A highly stylised affair

Luc Besson’s first film in several years explores the relationship between Andre (Jamel Debbouze), down on his luck and suicidal, and the enchanting if enigmatic Angela (Rie Rasmussen) who embarks upon a mission to change his life.

Needless to say from a Besson work, Angel-A is a highly stylised affair; Paris is portrayed in an absolutely captivating manner – calm yet utterly beautiful - and the visual contrast between Angela’s towering glamour and Andre’s short, distinctive demeanour makes for a focal extravaganza. Besson’s depiction of Angela as the typical glamorous blonde in a tight black dress is almost a throwback to the Eighties but… well, she looks great.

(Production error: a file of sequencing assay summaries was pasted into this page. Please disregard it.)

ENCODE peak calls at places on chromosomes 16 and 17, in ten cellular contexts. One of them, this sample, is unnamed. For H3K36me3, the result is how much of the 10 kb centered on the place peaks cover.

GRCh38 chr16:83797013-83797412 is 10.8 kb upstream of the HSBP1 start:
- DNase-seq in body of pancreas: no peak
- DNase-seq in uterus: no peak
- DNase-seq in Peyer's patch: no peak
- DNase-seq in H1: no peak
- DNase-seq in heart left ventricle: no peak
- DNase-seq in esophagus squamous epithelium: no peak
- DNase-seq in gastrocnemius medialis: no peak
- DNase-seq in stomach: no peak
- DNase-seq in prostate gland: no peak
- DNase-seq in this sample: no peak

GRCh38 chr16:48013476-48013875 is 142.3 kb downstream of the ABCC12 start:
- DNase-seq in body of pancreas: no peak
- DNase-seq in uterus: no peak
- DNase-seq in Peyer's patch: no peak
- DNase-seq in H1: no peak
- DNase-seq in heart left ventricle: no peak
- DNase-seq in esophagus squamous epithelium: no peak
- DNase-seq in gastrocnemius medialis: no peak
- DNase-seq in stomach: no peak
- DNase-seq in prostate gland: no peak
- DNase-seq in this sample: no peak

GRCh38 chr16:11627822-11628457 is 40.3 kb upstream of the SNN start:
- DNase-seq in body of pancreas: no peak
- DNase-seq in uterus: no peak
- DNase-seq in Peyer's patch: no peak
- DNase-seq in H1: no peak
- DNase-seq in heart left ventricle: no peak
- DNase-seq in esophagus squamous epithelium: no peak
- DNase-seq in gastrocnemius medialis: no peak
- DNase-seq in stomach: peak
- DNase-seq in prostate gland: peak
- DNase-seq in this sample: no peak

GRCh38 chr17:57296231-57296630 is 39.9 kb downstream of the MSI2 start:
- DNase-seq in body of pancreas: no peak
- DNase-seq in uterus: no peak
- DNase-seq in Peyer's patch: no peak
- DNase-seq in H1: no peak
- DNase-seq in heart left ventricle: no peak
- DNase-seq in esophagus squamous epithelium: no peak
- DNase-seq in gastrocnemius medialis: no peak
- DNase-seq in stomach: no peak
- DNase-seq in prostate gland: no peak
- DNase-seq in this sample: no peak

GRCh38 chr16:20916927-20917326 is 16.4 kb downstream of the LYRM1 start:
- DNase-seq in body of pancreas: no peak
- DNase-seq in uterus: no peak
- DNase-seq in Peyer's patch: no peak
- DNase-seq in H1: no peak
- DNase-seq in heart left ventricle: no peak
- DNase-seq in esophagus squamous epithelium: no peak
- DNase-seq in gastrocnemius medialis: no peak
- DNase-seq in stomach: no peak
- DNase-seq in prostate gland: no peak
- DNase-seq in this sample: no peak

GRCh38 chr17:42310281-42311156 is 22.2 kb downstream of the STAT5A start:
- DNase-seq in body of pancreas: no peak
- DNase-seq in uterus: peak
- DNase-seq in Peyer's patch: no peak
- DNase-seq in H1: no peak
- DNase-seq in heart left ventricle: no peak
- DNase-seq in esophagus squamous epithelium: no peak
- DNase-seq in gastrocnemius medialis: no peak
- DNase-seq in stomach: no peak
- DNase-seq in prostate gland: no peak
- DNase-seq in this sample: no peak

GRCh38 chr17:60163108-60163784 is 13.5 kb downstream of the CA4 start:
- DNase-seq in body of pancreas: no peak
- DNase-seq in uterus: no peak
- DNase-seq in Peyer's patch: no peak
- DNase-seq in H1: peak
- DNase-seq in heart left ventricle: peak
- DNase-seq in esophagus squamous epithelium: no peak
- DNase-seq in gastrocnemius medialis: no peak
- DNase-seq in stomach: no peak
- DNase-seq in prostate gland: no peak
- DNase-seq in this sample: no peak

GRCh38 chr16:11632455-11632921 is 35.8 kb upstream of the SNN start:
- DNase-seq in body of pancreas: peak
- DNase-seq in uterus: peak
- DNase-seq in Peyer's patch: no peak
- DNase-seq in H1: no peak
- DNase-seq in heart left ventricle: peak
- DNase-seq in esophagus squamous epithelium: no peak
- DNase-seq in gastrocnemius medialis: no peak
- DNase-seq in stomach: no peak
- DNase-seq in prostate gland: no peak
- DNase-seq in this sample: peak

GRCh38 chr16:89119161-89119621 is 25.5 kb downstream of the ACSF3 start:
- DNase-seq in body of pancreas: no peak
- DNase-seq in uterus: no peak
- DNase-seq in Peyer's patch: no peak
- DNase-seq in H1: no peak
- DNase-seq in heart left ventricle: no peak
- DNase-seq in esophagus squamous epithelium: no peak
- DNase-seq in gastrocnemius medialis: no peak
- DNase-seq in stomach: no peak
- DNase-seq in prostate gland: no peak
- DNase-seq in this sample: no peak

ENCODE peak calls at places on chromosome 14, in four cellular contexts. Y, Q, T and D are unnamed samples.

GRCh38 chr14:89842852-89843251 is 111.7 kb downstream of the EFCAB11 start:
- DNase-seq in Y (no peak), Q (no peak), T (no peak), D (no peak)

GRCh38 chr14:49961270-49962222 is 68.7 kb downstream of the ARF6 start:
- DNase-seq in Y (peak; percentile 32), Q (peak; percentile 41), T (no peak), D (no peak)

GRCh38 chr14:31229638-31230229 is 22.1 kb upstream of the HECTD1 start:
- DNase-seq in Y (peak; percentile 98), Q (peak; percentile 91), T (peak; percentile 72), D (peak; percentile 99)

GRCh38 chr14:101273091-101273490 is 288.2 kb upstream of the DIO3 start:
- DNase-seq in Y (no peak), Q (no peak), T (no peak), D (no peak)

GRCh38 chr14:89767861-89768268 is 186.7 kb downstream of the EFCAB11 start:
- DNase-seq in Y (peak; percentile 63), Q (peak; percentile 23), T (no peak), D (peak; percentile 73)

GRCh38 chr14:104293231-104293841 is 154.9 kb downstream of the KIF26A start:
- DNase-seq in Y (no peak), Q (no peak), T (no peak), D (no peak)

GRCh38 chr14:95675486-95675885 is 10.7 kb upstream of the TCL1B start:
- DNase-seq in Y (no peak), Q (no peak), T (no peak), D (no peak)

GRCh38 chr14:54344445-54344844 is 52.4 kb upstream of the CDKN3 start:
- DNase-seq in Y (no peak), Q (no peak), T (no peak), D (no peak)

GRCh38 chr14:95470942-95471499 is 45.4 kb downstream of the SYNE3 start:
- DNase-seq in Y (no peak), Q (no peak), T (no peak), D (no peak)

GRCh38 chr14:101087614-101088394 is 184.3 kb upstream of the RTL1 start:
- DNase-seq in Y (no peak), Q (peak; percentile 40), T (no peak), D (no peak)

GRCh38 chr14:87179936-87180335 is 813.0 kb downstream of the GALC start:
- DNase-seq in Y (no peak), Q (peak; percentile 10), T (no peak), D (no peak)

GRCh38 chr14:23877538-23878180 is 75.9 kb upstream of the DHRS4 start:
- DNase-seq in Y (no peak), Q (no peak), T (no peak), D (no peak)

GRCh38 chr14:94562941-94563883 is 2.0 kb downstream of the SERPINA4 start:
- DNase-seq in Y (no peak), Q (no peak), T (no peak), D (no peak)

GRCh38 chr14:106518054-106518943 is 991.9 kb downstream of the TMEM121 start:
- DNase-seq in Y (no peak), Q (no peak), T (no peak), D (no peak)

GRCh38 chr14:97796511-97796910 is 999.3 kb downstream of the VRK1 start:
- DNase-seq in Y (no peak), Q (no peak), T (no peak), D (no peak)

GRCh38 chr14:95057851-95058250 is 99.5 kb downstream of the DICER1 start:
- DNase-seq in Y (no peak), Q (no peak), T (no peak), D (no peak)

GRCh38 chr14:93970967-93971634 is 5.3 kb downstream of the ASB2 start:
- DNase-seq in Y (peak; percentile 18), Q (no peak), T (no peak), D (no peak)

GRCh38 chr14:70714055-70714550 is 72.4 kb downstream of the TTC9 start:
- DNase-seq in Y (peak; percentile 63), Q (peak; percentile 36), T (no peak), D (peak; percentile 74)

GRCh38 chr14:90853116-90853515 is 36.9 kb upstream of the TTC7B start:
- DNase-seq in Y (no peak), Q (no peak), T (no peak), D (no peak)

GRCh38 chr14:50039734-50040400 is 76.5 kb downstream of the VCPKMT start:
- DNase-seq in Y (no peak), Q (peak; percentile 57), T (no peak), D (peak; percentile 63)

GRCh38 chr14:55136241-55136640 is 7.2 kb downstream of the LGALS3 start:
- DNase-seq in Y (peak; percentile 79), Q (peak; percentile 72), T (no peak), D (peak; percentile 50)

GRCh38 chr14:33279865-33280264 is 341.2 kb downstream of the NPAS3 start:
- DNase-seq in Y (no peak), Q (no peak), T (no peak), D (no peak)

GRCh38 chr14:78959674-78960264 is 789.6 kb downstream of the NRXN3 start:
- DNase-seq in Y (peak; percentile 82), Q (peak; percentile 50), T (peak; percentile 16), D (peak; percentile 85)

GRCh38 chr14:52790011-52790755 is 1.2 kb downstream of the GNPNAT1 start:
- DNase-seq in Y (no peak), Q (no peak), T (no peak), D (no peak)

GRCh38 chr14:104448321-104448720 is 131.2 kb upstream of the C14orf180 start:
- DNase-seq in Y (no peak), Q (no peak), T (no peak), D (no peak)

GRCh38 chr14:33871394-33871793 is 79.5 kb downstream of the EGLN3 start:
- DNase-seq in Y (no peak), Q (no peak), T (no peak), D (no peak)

Whilst Angel-A is overwhelmingly romantic and fantastical, a conversely realistic dialogue embeds a sense of realism that prevents a descent into fluffier, sentimental material. Angela acts as Andre’s support network; an approach that is equally as uplifting to the audience. Occasionally everything gets somewhat daft, but generally Angel-A is a curio brimming with intrigue.

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